The most fun, of course, is reserved for the smart-ass.  Satiric literature, mocking totalitarianism while masquerading as a fairy tale is reserved for the last third of the book.  While perhaps not reaching the heights of Mikhail Bulgakov’s Heart of a Dog, this literary form used the fairy tale as a way to lampoon Soviet political and economic life.  “All these texts were published in Soviet journals or performed in Soviet theaters.  Soviet censors were no fools.  Their tolerance of such works most likely involved some kind of unannounced etiquette:  as long as the writer did not violate the conventional rules of the fairy-tale plot and placed his characters and events outside of the concrete world of Soviet life, he remained under the protection of fantasy.  As soon as the author violated this unspoken agreement, he walked a dangerous road.  Of the many reasons for this etiquette, the most important is that the authorities, by permitting fairy-tale discourse, hoped to create a ‘steam-valve’ for criticism.  It was safe enough, since the artistic design of fairy-tale parables had to be rather sophisticated, providing multiple layers for interpretation.  Therefore, the readership of these texts was inevitably limited to the well-educated intelligentsia.  Such concessions also created a peculiar kind of unwritten agreement that led to trust between the intelligentsia elite and the totalitarian authorities, a trust beneficial for both sides.”

I thoroughly enjoyed this book, although I could not help but wonder if in the selection of works for the anthology, and the translation of the stories, the editors had not themselves been guilty a bit of heavy-handedness.  Still, this volume was enjoyable on the surface, as a collection of tales, enjoyable as nostalgia for the “bad old days” of the Soviet era, and unconsciously raising questions about American capitalist production of fairy tales (one particularly thinks of contemporary princess-consciousness.)

6 Comments leave one →
  1. barretpearson permalink
    October 19, 2011 2:22 am

    Nabokov, with an o, wrote literature so that one might appreciate it as an art form, with beauty in and of itself, nevermind the meanings and the pseudo-philosophical garbage that many authors fill their work with. His writing is something to be enjoyed in the same manner as one might enjoy the taste of a favourite food or the touch of silk. Insisting that everything that is written must carry a message “in its teeth” is degrading to the art.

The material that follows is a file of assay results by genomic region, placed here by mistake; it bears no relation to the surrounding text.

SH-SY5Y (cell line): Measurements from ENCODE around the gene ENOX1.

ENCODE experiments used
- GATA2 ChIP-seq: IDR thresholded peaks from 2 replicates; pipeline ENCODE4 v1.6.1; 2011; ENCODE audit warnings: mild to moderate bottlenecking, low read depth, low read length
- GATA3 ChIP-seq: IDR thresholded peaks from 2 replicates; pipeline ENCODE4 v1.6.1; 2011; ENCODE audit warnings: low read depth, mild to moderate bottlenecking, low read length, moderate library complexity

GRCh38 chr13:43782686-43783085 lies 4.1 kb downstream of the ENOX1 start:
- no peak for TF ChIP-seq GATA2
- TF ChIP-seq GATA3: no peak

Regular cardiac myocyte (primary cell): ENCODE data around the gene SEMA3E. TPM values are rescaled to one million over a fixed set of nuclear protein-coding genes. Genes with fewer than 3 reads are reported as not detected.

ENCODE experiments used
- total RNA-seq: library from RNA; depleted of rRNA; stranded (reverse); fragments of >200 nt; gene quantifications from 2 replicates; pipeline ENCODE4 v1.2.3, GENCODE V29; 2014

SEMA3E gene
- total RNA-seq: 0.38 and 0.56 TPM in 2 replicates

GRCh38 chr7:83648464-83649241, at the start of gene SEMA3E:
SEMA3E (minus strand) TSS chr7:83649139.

2. October 19, 2011 2:34 am

    Thanks for the spelling correction.

    Please note that my quotation from him was meant to be ironic.

  3. barretpearson permalink
    October 19, 2011 2:42 am

    Mm, I was commenting on the quotation only.

  4. October 19, 2011 1:53 pm

    Helena Goscilo was one of my professors at OSU, and I did not even know she was working on this–sounds fascinating! Her seminar on Russian folktales was one of my favorite classes, building on (and of course, deviating significantly from as well) what I’d already learned about German folk tales and their rocky history with politics. I just read a retelling of the Russian folk tale of Koschei the Deathless, and wrote a review on my own blog, I’d be interested in what you think:

  5. October 19, 2011 2:34 pm

    I like your “Something to Read on the Train” blog, and added it to our blogroll — perhaps it will send some more readers your way. I also decided to order a copy of Valente’s book and look forward to reading it — hope we can discuss the book some more then.

  6. March 18, 2012 8:13 pm

    Thanks! Sorry, I just saw this comment–months later, bad me. I’m happy to discuss anytime!